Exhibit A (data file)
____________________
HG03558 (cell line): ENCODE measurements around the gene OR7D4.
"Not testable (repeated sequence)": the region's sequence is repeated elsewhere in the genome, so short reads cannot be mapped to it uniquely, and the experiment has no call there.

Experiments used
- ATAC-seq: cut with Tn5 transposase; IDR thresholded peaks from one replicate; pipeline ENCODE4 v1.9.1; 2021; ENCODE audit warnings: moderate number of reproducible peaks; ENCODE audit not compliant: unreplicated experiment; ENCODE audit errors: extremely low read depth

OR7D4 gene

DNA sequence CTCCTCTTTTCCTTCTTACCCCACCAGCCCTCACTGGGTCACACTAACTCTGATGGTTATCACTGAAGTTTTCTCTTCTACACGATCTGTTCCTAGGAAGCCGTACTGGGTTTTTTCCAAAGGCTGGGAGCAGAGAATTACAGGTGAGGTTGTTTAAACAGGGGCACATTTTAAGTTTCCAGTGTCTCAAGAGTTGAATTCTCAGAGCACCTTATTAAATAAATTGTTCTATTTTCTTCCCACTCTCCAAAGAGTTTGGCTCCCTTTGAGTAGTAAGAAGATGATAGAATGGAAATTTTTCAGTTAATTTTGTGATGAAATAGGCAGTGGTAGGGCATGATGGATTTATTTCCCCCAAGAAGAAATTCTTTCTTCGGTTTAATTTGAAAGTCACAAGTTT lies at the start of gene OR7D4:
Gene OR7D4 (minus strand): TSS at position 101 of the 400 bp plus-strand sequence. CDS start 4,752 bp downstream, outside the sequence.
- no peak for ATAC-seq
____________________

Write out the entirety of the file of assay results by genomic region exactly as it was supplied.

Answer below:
HG03558 (cell line): ENCODE measurements around the gene OR7D4.
"Not testable (repeated sequence)": the region's sequence is repeated elsewhere in the genome, so short reads cannot be mapped to it uniquely, and the experiment has no call there.

Experiments used
- ATAC-seq: cut with Tn5 transposase; IDR thresholded peaks from one replicate; pipeline ENCODE4 v1.9.1; 2021; ENCODE audit warnings: moderate number of reproducible peaks; ENCODE audit not compliant: unreplicated experiment; ENCODE audit errors: extremely low read depth

OR7D4 gene

DNA sequence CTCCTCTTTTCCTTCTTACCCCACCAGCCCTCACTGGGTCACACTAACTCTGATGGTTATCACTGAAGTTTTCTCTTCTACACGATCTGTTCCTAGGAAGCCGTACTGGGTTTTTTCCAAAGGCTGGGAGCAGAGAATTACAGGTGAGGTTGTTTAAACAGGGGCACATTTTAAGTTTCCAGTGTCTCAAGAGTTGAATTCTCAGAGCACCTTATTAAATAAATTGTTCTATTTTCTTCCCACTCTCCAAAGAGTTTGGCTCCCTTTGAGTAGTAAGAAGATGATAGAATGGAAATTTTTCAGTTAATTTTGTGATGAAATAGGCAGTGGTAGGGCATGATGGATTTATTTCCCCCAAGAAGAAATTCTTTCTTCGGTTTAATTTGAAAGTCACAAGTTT lies at the start of gene OR7D4:
Gene OR7D4 (minus strand): TSS at position 101 of the 400 bp plus-strand sequence. CDS start 4,752 bp downstream, outside the sequence.
- no peak for ATAC-seq